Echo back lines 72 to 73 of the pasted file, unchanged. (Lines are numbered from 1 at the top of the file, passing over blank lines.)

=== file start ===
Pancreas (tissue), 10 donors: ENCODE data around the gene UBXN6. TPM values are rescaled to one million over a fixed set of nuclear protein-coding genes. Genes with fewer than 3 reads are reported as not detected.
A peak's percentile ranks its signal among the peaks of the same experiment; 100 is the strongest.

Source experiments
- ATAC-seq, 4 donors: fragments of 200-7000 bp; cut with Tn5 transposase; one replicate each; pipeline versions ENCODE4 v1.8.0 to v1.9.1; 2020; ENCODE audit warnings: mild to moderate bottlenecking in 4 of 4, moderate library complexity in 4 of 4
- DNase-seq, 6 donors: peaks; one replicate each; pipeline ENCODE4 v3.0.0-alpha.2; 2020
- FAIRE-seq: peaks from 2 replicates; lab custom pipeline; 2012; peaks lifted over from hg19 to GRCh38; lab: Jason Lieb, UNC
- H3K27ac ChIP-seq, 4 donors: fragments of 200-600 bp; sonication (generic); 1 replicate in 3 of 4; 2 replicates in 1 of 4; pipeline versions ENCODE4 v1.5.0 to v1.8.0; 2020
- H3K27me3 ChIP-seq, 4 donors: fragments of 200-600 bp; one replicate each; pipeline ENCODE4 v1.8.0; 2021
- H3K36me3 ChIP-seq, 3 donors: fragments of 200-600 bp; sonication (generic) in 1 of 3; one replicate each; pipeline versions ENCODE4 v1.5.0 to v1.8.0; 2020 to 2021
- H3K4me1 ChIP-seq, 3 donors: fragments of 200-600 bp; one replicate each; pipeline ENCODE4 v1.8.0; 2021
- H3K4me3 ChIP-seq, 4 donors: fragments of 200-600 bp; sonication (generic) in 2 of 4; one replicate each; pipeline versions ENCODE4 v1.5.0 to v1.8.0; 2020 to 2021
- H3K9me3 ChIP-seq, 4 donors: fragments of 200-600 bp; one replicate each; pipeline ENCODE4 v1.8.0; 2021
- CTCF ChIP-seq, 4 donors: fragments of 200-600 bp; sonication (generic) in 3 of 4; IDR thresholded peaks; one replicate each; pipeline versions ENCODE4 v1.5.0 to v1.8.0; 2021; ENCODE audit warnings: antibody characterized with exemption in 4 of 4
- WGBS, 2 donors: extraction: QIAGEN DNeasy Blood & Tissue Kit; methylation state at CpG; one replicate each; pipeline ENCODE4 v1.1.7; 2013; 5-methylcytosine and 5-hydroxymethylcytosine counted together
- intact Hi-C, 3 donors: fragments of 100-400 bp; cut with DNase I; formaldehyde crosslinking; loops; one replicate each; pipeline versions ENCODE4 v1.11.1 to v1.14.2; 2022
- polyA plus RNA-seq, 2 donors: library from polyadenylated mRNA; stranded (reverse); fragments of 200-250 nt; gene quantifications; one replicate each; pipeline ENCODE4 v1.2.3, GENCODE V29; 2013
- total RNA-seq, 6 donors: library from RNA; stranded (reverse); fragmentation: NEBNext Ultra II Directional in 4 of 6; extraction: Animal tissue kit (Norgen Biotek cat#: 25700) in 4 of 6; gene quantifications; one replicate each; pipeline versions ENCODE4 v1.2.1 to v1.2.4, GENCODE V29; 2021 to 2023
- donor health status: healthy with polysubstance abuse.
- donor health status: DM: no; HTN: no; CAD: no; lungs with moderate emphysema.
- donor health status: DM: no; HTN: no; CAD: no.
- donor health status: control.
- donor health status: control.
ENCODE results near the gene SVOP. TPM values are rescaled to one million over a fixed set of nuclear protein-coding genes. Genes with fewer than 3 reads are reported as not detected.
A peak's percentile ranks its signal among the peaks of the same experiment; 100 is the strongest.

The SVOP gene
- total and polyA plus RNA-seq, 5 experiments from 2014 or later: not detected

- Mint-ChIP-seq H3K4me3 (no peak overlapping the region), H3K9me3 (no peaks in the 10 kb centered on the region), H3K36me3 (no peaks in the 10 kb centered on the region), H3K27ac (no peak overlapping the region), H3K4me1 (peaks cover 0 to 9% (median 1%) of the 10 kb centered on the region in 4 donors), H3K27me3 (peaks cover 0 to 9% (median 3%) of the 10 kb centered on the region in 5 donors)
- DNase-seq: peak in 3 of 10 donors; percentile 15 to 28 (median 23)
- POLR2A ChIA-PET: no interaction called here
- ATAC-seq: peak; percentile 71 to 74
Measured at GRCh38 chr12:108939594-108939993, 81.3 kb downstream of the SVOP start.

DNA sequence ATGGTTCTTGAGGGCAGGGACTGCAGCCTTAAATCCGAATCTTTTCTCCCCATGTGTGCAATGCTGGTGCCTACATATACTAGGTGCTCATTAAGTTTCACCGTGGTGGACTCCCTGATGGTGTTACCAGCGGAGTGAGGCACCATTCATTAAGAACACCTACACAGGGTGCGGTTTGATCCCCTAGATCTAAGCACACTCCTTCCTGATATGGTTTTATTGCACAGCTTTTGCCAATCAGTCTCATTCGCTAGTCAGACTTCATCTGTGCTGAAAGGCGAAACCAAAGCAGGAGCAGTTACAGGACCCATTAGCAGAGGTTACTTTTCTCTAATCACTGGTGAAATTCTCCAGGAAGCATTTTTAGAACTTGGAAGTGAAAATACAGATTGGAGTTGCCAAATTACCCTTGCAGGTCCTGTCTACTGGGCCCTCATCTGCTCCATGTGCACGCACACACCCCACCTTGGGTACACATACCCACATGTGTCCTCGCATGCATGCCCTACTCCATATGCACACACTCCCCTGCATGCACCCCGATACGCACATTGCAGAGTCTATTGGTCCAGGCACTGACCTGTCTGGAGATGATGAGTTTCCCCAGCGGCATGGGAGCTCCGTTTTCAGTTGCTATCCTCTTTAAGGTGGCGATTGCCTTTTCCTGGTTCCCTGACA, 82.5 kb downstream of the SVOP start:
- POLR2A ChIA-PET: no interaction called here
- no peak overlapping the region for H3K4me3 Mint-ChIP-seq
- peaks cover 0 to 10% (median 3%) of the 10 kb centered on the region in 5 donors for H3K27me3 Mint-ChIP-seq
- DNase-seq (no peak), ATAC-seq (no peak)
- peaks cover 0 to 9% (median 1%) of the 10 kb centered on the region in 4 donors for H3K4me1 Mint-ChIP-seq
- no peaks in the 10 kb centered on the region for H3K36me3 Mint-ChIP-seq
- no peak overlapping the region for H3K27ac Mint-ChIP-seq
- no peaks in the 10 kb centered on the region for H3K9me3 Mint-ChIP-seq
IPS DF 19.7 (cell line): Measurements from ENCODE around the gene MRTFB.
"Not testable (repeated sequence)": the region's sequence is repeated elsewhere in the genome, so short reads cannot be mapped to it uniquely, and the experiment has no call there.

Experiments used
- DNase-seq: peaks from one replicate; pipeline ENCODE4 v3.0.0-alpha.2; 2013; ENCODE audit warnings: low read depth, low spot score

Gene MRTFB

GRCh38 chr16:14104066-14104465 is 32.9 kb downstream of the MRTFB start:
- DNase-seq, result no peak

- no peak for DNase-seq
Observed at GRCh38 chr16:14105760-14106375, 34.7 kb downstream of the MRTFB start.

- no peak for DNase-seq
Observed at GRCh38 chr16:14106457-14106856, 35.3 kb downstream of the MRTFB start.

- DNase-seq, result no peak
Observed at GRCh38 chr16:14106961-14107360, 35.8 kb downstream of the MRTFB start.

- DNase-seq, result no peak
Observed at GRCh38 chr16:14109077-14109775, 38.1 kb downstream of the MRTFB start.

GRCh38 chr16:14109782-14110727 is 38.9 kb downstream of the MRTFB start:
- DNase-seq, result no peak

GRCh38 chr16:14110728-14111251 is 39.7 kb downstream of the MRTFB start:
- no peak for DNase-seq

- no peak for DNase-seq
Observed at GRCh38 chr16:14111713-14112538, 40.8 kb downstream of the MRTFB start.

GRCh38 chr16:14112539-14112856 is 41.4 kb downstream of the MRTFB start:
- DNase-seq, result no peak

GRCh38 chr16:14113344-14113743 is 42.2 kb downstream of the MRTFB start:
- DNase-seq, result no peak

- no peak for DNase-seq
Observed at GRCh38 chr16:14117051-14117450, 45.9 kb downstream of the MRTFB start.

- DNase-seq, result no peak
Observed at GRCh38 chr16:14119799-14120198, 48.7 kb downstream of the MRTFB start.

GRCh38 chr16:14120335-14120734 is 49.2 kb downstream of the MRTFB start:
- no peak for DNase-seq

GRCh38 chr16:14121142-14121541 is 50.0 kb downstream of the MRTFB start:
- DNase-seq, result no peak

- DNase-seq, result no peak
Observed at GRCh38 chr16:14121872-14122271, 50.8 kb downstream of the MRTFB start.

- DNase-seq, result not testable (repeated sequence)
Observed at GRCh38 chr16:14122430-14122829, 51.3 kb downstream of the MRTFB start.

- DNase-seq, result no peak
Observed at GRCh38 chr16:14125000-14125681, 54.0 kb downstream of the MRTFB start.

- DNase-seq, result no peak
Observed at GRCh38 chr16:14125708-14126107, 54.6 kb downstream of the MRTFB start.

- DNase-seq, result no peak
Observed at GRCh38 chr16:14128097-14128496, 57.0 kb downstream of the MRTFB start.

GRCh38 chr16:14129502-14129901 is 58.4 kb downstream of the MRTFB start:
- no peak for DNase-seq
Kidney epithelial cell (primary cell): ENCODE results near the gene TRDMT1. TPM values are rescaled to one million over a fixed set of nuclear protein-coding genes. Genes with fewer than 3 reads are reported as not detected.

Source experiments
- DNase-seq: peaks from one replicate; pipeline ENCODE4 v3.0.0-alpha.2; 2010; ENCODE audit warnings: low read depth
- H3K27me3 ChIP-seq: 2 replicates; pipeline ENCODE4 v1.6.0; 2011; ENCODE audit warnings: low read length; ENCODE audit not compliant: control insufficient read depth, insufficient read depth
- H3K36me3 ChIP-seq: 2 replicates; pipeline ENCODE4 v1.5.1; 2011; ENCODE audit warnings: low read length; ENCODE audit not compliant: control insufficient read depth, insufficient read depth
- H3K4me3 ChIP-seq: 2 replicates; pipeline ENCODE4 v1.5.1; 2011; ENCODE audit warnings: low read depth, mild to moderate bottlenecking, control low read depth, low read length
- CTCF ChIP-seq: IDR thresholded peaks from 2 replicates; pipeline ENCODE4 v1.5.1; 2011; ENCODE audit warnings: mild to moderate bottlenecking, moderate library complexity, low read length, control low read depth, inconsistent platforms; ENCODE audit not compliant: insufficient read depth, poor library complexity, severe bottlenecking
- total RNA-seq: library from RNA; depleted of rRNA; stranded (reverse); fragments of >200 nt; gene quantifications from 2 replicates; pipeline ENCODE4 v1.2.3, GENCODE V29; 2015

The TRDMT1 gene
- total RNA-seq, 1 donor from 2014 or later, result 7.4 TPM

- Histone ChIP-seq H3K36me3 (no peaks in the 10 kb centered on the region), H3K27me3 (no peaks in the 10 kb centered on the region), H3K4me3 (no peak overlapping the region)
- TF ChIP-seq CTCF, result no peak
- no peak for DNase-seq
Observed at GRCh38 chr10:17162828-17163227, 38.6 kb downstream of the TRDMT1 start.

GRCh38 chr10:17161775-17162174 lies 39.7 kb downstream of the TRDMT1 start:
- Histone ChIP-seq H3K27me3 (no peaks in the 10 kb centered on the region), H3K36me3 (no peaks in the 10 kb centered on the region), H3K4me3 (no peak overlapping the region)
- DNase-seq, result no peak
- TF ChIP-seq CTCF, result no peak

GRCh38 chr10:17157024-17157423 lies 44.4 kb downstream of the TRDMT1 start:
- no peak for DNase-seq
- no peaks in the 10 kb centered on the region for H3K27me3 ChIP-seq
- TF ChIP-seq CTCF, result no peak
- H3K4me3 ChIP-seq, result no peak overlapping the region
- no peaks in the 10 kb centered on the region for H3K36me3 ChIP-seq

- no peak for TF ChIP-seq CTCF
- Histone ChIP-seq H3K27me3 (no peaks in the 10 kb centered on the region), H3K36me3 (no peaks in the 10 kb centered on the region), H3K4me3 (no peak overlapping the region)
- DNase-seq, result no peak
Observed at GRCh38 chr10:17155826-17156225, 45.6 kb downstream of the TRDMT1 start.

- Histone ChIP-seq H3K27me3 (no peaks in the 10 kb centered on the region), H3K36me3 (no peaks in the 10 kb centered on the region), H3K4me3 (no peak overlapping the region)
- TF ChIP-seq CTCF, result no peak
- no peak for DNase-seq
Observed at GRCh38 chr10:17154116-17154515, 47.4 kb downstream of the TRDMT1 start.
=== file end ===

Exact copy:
GRCh38 chr16:14121142-14121541 is 50.0 kb downstream of the MRTFB start:
- DNase-seq, result no peak